In its new research by the Institute for International Cultural Relations at the University of Edinburgh has found that promoting a nation's culture and political ideals on the global stage brings significant economic and strategic advantages.
The new research
was conducted for the British Council by the Institute for International Cultural Relations at the University of Edinburgh. It used available data from 2000 to 2012. Experts assessed how various forms of soft power – including cultural institutions, prosperity and internet connectivity, democracy and foreign aid, and overall cultural ranking – influenced a country's international pull.
As for Russia
, the report says that president Putin has taken a close interest in soft power. In 2013, he issued a decree liquidating the state-owned news agency RIA Novosti and the Kremlin's international radio station, Voice of Russia, and replacing them with Rossiya Segodnya, or Russia Today, creating what commentators have called a "huge machine for propaganda in the West", in an effort to "break the monopoly of Anglo-Saxon media on the world's news" (Ennis 2013).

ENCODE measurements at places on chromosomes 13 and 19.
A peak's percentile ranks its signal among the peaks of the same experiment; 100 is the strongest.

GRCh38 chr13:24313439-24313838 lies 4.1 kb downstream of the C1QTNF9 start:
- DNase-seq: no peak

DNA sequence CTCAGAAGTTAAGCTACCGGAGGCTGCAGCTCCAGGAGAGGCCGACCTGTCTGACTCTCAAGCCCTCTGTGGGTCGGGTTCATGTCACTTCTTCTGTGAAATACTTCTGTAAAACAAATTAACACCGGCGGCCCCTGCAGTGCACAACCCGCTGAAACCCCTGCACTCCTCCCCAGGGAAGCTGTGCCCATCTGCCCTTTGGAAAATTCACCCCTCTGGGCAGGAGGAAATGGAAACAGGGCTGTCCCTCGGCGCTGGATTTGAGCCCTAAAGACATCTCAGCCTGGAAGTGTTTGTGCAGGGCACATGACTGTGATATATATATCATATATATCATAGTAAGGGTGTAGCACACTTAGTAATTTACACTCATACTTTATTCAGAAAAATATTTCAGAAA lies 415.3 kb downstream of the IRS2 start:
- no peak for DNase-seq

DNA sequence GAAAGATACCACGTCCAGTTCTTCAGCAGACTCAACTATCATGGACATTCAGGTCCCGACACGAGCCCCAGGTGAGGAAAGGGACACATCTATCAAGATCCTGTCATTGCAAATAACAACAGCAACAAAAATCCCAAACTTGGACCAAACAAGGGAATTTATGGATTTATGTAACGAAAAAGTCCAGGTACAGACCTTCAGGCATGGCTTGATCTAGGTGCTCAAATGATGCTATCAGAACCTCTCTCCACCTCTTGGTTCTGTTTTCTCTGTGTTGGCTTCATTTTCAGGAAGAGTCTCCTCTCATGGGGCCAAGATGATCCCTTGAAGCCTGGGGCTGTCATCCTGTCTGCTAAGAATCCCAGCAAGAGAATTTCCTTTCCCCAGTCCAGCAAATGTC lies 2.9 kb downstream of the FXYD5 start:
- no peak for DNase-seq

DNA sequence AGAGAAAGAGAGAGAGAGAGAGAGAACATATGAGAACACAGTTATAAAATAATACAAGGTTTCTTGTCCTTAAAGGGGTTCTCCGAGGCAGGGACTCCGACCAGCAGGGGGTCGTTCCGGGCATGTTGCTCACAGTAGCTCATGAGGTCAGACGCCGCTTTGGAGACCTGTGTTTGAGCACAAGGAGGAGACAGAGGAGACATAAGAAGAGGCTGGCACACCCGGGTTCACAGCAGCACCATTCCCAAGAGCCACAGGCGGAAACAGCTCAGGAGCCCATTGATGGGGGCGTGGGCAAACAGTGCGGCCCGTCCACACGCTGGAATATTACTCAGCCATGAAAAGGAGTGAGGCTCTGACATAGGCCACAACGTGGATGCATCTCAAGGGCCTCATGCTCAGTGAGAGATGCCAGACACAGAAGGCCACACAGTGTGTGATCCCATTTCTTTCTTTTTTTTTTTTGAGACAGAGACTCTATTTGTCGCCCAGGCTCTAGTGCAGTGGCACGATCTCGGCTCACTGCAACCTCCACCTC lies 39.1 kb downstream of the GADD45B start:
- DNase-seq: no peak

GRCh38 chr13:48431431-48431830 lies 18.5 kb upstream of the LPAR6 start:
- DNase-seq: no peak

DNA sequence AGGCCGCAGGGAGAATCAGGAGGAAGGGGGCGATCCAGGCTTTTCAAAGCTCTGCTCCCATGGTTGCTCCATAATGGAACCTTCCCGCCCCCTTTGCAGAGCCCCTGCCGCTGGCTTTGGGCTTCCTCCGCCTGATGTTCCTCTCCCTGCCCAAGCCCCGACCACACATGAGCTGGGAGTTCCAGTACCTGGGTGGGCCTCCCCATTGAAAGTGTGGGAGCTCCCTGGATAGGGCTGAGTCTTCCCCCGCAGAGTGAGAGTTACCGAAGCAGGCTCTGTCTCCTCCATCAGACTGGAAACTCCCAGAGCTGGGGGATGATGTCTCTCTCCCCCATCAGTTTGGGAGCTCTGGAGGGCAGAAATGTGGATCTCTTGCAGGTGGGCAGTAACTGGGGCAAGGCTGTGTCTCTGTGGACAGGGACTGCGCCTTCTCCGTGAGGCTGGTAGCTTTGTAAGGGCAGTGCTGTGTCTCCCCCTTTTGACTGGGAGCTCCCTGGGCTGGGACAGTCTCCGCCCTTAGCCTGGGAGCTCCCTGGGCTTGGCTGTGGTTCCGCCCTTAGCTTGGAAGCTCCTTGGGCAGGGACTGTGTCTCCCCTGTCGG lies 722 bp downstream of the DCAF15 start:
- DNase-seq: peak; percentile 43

The research argues that the Ministry of Foreign Affairs is the lead body for Russia's soft power. Other important agencies are: Russki Mir, Rossotrudnichestvo, Gorchakov Fund, Russian International Affairs Council, PICREADI.